One of the 298 victims in the Malaysia Airlines MH17 crash reportedly had his credit card stolen from the site where the plane went down in eastern Ukraine and used by pro-Russian rebels who looted the area.

Cameron Dalziel’s wife, Reine, said she had to cancel her husband’s credit card when she saw account activity in the days after the jet was shot down on July 17. Reine’s brother, Shane Hattingh, told CNN the credit card was likely stolen by “heartless” pro-Russian rebels who officials said stole from the crash site.

"People are abusing it in the Ukraine,” Hattingh said. “They have no respect for each other, look what they're doing. It's no surprise that they were treating the remains of people like that. It made me angry beyond words.”

Cameron Dalziel was a South African man with a British passport aboard MH17. He had recently moved to Malaysia with his wife and two children.

Reports have emerged in the week since the crash that pro-Russian separatists removed bodies and destroyed evidence of the crash. Ukrainian officials said some of the rebels stole credit cards, money and jewelry from the deceased victims and even answered their phones.

“I have received information that terrorist death-hunters were collecting not only cash and jewelry of the dead passengers but also credit cards,” Ukrainian official Anton Gerashchenko said. “My humble request to relatives of the victims is to freeze their credit cards, so that they won’t lose their assets to terrorists.”

Ukraine's National Security and Defense Council spokesman Andrei Lysenko confirmed reports of the looting and said there were no limits to the "cynicism of these gangsters.”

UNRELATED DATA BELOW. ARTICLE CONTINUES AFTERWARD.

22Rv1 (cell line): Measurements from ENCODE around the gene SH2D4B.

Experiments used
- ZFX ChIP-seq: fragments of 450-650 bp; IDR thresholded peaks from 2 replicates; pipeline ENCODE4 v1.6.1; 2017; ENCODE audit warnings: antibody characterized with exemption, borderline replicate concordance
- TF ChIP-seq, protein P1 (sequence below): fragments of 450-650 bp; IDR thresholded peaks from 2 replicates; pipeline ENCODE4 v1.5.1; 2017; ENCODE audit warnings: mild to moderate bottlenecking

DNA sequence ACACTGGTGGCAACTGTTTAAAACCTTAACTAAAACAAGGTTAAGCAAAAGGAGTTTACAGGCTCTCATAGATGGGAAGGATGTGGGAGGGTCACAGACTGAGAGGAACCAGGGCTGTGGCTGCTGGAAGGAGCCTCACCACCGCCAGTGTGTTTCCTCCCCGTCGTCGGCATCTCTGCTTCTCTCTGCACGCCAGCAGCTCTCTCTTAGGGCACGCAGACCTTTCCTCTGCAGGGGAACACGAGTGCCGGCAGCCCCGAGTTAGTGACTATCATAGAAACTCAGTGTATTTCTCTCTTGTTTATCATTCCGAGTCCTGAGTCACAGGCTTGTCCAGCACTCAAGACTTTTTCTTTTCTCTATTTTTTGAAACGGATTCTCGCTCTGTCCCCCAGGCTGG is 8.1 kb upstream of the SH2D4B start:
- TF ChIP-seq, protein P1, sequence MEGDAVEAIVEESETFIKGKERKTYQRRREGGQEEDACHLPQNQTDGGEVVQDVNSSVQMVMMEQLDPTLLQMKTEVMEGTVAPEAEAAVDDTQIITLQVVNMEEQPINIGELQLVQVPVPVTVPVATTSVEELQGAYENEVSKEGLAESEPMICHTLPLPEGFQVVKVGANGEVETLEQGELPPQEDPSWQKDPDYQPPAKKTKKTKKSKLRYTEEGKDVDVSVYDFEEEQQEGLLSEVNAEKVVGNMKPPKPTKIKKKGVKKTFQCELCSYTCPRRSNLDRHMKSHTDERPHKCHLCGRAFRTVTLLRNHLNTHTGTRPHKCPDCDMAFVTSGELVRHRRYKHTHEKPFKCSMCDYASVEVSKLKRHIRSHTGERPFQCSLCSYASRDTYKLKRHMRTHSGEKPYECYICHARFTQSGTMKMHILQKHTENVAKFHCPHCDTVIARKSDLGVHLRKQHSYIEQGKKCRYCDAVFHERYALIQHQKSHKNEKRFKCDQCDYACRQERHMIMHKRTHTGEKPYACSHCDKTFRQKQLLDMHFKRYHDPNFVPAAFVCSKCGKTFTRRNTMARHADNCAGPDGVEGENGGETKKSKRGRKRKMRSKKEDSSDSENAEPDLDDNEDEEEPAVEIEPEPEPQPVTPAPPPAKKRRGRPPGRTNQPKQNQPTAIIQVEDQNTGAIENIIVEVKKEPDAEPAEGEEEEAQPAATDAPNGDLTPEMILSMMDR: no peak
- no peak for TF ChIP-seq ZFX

"According to our information, apart from picking up valuable personal belongings of the passengers, terrorists are using credit cards of the victims," he said.

Phil Williams, a journalist from Australian Broadcasting Corporation who was at the site in the days following the crash, said it was apparent passengers’ belongings were stolen.

"It really does look, I'm afraid to say, as though there has been some sort of looting here because virtually every bag we've seen has been opened," he said. "It looks like it's been rummaged through, and if that's true that's a very distressing element to this whole disaster."

The Dutch Banking Association said in a statement that families of the victims who were subjected to credit card theft would be compensated. 193 passengers of the 298 on board were Dutch.

"International media reports that victims of debit cards may have been stolen. Most important is that a debit card without a PIN is basically unusable," the statement read. "If necessary, banks will take preventive measures. Any damage resulting from abuse of [bank cards] will compensate the next of kin."

The Netherlands' De Telegraaf reported family members who called the victims’ phones after the crash said their calls were answered by "eastern European-sounding voices.” The Huffington Post UK reported many telephone companies, which would not confirm reports calls were answered “out of privacy considerations,” said phone contracts could be cancelled without a death certificate.

Malaysia Airlines Flight MH17 was en route to Kuala Lumpur from Amsterdam when it was shot down in eastern Ukraine last Thursday, killing all 298 people on board. Separatists, who are reported to have shot down the plane using a surface-to-air missile, moved bodies from the crash area, which spans over 30 miles in eastern Ukraine.

Dutch Prime Minister Mark Rutte called the treatment of the deceased victims “utterly disgusting.”

"I am shocked by the images of utterly disrespectful behavior at the crash site,” he said. “There are people fooling around amongst the debris with personal and recognizable items of the victims. This is utterly disgusting.”